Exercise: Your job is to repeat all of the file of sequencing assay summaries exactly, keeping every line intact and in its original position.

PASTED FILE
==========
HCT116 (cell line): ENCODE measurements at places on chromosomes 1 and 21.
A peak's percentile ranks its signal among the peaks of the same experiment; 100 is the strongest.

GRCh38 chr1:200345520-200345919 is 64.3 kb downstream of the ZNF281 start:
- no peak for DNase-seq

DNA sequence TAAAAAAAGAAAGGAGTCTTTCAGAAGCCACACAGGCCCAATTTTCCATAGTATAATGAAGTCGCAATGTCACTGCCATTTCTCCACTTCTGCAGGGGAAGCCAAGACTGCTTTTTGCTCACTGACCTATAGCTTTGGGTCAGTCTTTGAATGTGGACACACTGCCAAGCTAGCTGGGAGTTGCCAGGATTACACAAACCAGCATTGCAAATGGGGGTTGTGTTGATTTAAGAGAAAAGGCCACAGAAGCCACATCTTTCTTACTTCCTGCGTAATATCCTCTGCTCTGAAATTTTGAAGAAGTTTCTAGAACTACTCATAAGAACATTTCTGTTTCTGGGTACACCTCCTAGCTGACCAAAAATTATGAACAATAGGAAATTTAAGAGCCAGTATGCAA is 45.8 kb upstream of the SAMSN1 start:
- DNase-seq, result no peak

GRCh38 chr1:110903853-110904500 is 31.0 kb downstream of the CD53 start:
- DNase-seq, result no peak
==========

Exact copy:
HCT116 (cell line): ENCODE measurements at places on chromosomes 1 and 21.
A peak's percentile ranks its signal among the peaks of the same experiment; 100 is the strongest.

GRCh38 chr1:200345520-200345919 is 64.3 kb downstream of the ZNF281 start:
- no peak for DNase-seq

DNA sequence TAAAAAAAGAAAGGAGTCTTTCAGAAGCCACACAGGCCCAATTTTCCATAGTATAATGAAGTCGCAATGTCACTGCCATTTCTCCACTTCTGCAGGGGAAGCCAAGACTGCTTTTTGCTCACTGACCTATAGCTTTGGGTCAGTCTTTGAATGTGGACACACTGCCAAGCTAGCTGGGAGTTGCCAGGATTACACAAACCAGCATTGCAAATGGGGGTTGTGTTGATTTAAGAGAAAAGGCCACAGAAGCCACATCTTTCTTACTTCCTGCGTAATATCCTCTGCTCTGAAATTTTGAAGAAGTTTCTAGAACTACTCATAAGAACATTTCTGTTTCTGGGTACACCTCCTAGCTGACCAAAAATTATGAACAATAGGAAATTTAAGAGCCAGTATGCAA is 45.8 kb upstream of the SAMSN1 start:
- DNase-seq, result no peak

GRCh38 chr1:110903853-110904500 is 31.0 kb downstream of the CD53 start:
- DNase-seq, result no peak